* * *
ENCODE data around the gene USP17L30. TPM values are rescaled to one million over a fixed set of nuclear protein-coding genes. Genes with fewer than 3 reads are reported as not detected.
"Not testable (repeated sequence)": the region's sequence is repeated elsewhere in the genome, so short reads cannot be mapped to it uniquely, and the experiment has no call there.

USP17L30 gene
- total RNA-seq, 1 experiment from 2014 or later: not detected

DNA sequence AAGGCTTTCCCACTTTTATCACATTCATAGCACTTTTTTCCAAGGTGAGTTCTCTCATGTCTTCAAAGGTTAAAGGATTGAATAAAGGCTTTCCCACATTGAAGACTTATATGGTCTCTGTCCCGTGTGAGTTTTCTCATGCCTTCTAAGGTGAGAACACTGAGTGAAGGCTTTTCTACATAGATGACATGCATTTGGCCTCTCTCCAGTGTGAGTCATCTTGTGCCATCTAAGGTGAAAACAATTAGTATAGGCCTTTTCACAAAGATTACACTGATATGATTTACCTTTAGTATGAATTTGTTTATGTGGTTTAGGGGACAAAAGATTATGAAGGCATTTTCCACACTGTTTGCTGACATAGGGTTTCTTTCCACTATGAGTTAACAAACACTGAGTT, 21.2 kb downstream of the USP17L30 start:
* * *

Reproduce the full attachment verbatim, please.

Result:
ENCODE data around the gene USP17L30. TPM values are rescaled to one million over a fixed set of nuclear protein-coding genes. Genes with fewer than 3 reads are reported as not detected.
"Not testable (repeated sequence)": the region's sequence is repeated elsewhere in the genome, so short reads cannot be mapped to it uniquely, and the experiment has no call there.

USP17L30 gene
- total RNA-seq, 1 experiment from 2014 or later: not detected

DNA sequence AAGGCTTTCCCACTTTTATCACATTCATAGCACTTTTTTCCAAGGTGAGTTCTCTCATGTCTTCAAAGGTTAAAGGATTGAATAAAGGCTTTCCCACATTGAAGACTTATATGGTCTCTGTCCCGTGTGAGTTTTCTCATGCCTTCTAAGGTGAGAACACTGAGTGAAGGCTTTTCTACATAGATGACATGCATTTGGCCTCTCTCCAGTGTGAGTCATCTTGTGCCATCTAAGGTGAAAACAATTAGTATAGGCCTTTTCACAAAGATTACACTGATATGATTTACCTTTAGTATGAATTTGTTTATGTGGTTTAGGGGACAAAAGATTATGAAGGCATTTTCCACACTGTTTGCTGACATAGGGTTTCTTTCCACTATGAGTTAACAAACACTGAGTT, 21.2 kb downstream of the USP17L30 start: